Following is a summary of the human clinical and epidemiological studies on marijuana’s therapeutic applications. We have not attempted to detail the great bulk of research, which consists of animal and in vitro studies that are of more dubious relevance to human health. However, we have tried to include all human studies reported in the recent medical literature.
(1) Anti-Nauseant for Cancer Chemotherapy:
This is by far the best substantiated use of medical marijuana. There have been at least 31 human studies of marijuana and/or oral THC for cancer chemotherapy,1 beginning with the pathbreaking work of Sallan and Zinberg, the first modern study of medical marijuana2. This doesn’t count the studies in which the sponsors of Marinol got it FDA approved as “safe and effective” for cancer chemotherapy. Smoked marijuana was shown to be an effective anti-nauseant in 6 different state-sponsored clinical studies: 3 New Mexico (250 patients),4 New York (199 patients),5 California (98),6 Tennessee (27),7 Georgia (119),8 and Michigan (165).9
Smoked marijuana was found to be superior to oral THC in the New Mexico and Tennessee studies, with efficacy rates of 90%. In New York and Tennessee, it was effective in patients who had not been helped by Marinol. In Michigan, patients found smoked marijuana preferable to a conventional prescription anti-nauseant (Torecan). Other researchers have also reported smoked marijuana to be superior to THC.10
The California study was the least satisfactory, being highly biased towards oral THC (2000 patients were given oral THC, versus only 98 for marijuana): still, it found that marijuana was effective in 59% of patients, vs 57% for oral THC; however, 30% rated oral THC “highly effective,” versus only 17% for marijuana. This is the only state study showing smoked marijuana inferior to Marinol.11
A survey of oncologists by Doblin and Kleiman reported that 44% of 1035 respondents had recommended marijuana to their patients (54% favored making it a prescription drug).12
It is generally accepted – by the National Academy of Sciences and others – that marijuana/THC reduces intraocular pressure (IOP), the basic aim of anti-glaucoma therapy.13
This was shown in a series of experiments by Robert S. Hepler of UCLA, stemming from research aimed at finding out whether marijuana dilated pupils.14 Hepler found a “statistically significant” drop in IOP in 429 subjects treated with marijuana or THC; a subset of 29 patients showed continued benefits during 94 days of treatment with no signs of tolerance.15 The effects of THC/marijuana in reducing IOP were explored in a half-dozen other studies.16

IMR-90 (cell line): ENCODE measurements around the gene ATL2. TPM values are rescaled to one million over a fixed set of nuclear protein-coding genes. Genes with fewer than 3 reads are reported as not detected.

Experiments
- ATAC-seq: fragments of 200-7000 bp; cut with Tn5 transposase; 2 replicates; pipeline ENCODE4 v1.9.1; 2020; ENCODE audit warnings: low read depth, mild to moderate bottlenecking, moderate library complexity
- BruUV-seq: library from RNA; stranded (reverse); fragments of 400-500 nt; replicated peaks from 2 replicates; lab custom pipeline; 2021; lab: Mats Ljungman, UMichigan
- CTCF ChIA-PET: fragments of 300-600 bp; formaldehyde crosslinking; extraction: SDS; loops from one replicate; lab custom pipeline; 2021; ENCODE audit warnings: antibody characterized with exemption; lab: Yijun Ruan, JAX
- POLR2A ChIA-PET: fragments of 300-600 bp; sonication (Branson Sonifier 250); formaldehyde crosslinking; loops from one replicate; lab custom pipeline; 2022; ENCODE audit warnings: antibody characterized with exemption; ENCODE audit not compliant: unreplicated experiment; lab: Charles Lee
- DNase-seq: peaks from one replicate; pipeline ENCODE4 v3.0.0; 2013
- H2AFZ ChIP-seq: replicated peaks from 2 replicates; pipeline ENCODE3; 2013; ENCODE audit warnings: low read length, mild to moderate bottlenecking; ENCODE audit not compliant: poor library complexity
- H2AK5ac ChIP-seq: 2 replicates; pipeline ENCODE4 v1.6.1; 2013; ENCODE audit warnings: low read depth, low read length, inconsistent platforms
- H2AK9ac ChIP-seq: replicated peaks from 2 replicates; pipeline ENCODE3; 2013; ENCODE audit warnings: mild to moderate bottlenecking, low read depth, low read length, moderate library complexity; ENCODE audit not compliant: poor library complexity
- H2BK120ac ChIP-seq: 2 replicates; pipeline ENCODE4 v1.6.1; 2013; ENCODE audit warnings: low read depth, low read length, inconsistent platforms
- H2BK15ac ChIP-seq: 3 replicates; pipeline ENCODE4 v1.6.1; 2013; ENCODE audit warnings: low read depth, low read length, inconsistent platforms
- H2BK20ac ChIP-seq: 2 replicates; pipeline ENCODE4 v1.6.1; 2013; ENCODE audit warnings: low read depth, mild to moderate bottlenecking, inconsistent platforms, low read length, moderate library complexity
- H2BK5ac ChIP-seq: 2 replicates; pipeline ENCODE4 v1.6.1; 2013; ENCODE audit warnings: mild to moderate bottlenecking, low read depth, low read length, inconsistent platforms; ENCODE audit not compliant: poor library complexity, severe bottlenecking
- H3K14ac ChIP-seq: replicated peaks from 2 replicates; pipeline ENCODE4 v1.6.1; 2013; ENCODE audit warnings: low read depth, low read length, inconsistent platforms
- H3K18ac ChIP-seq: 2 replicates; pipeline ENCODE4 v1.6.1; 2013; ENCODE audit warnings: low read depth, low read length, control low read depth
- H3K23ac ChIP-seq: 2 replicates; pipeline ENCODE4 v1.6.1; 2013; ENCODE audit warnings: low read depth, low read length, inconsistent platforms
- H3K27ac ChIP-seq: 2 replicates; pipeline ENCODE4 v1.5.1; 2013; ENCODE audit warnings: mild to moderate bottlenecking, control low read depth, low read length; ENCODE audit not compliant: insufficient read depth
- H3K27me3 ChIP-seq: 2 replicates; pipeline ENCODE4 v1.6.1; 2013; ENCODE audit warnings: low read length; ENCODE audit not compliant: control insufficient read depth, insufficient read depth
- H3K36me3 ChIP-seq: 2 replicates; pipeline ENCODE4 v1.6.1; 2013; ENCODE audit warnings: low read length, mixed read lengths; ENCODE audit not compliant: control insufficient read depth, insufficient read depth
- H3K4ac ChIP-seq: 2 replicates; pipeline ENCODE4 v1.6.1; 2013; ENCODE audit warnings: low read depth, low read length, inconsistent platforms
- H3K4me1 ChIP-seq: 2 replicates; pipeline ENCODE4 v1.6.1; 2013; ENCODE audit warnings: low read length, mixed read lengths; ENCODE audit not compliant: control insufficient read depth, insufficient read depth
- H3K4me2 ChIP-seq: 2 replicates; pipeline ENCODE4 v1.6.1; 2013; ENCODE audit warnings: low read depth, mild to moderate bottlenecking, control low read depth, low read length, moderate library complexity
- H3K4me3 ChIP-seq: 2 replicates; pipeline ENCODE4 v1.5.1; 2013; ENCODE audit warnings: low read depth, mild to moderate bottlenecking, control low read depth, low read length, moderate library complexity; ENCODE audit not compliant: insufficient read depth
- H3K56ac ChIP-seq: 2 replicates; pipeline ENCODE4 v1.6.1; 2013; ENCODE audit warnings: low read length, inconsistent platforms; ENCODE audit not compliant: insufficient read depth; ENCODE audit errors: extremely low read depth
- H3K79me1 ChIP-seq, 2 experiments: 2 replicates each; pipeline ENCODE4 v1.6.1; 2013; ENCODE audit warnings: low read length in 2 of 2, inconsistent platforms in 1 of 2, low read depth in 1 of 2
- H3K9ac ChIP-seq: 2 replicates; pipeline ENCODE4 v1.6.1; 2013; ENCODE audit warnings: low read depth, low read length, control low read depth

Nonetheless, ophthalmologists have been reluctant to accept marijuana/THC because of its high psychoactivity. Efforts to develop topical cannabinoid eye drops as a non-psychoactive alternative have so far proven unfruitful.
The California Research Advisory Panel established a glaucoma research protocol under its cannabis research program of 1979-89, after finding interest in marijuana in its survey of ophthalmologists. The program flopped: only nine patients were treated; all chose to take Marinol instead of marijuana; and all eventually abandoned treatment.
(3) AIDS & APPETITE STIMULATION:
There have been no clinical studies on the use of marijuana for AIDS. Of course, one reason for this is that the government has blocked the study of Dr. Donald Abrams at the University of California at San Francisco by denying him access to research marijuana.
Nonetheless, Marinol has been FDA-approved as an appetite stimulant for treating AIDS wasting syndrome.17
There is also an extensive literature on smoked marijuana and appetite stimulation, including 4 clinical studies in which marijuana enhanced food intake and weight gain.18
Medical marijuana is widely used by AIDS patients. 80% of the SF Cannabis Buyers’ Club’s 11,000 customers are said to be PWA’s.19 A recent survey of HIV-positive gays in Australia found that one-quarter were using marijuana therapeutically.20
Many AIDS patients prefer smoked marijuana to oral THC, due to its quickness of action, ease of controlling the dose, and absence of side-effects. In addition to appetite stimulation, many AIDS patients use marijuana for pain associated with neuropathy, shingles, etc.